*M. Maglio, 'Italian Propaganda and Subversion in the British Middle East', completed 1999.
Currently Assistant Lecturer in History at University of Strathclyde.
*M. Lagazio, 'Neural Network Analyses of War Causation', completed 2001.
Currently Head of European Research at Paypal, previously Assistant Lecturer, Wittswatersrand University.
Allen Newton, 'Covert Diplomacy with Violent Non-State Groups', completed 2013.
*Andrew Mumford, 'British Counter-Insurgency, 1945-2007', ESRC funded, completed 2009.
Currently Associate Lecturer, University of Nottingham.
Eva Nagafeyeo, ‘European Cyber Security and Organised Crime’, completed 2016.
Currently a Research Fellow at the Martin School, University of Oxford.
Nikita Shah, ‘Secret Towns: British Cold War Intelligence in Asia’, completed 2016.
Tabish Shah, ‘Why do individuals mobilize for political change? Beyond absolute measures of reasoning in collective action - a case study of Islamically-framed groups’, ESRC funded, completed 2016.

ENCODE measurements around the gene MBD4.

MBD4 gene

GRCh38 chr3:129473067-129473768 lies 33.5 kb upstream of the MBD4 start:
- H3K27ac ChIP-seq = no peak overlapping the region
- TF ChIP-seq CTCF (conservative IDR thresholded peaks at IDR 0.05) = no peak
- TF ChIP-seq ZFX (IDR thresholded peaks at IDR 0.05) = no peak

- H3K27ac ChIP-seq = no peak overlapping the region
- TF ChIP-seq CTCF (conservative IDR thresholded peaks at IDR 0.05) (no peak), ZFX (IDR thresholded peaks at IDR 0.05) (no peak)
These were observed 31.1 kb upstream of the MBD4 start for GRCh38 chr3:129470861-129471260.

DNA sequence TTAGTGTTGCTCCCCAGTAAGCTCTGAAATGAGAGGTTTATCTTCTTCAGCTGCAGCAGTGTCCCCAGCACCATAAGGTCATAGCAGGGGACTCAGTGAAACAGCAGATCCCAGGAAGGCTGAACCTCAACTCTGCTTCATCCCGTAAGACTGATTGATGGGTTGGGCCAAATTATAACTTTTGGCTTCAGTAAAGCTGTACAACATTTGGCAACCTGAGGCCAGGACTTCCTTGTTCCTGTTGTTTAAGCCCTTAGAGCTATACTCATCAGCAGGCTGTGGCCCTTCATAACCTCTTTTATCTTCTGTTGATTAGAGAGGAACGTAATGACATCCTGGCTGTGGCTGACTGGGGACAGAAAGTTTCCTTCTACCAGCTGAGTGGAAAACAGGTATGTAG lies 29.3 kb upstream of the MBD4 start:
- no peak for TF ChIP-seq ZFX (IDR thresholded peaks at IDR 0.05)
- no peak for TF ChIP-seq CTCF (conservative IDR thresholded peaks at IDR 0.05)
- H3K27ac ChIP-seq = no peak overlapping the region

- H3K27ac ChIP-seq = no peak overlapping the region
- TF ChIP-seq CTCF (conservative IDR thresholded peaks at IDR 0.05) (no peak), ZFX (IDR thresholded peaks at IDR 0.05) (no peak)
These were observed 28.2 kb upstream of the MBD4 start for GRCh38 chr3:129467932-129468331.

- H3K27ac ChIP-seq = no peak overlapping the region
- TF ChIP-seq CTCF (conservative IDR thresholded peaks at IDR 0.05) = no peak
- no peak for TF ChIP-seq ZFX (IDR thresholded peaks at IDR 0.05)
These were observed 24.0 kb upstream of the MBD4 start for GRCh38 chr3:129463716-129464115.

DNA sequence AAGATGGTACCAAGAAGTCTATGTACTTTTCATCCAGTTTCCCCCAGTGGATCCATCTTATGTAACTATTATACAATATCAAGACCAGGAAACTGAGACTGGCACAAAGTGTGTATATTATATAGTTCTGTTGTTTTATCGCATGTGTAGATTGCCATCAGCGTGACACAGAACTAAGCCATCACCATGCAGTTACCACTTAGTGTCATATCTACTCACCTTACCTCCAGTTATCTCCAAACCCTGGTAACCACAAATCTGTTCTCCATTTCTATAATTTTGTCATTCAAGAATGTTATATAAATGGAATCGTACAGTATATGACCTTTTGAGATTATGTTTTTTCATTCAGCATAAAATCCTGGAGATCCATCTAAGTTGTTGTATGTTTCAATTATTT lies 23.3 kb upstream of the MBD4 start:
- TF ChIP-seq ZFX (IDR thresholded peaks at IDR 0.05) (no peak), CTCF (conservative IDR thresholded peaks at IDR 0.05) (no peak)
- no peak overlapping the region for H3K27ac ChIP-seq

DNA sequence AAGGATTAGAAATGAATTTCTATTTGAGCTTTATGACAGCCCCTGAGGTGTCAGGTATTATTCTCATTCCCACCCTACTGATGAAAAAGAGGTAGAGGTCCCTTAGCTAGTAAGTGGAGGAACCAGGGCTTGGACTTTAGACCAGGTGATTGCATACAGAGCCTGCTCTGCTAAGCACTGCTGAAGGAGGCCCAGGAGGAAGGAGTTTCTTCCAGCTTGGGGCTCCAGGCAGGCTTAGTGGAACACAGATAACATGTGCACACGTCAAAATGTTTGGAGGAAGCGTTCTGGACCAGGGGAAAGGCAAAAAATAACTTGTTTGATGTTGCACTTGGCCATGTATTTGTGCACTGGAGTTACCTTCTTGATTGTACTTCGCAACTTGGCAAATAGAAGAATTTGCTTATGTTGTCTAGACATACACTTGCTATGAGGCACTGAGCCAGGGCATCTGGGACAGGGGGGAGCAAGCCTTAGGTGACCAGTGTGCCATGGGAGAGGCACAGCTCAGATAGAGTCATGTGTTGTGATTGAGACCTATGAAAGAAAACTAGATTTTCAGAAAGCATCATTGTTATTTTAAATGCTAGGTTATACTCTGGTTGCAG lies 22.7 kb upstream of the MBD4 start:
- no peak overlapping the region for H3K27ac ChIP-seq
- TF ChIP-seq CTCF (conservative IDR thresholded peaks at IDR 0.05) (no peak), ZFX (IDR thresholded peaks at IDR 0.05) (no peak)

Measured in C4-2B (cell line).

Zakia Shiraz, 'American Intervention in Colombia: From Counter-subversion to Counter-terrorism'.
Currently an Assistant Professor at the University of Leicester.
*Asaf Siniver, 'Regional Crisis as a Catalyst for International Mediation: A Study of US Foreign Policy in the Middle East, 1969-75', completed 2005.
Currently Associate Lecturer, University of Birmingham.
Kuang-Fu Tong, 'Development of Military Trust across the Taiwan Straits', completed 2006.
*Adam Svendsen, 'Anglo-American Intelligence Liaison', AHRC funded, completed 2008.
Currently employed at the Danish Staff College.
*Thomas Waldman, 'Clausewitz and Counter-Insurgency', completed, 2009.
Currently an ESRC/DFID Research Fellow at the University of York.
*Mark Wilkinson, 'Intelligence and Arms Control', MoD funded, completed 2009.
Currently Assistant Lecturer, Macquarie University, Sydney.
*Simon Willmetts, 'The CIA in Fiction, Film and "Faction", 1945-2001', AHRC funded, completed 2012.
Currently Lecturer in American Studies, University of Hull.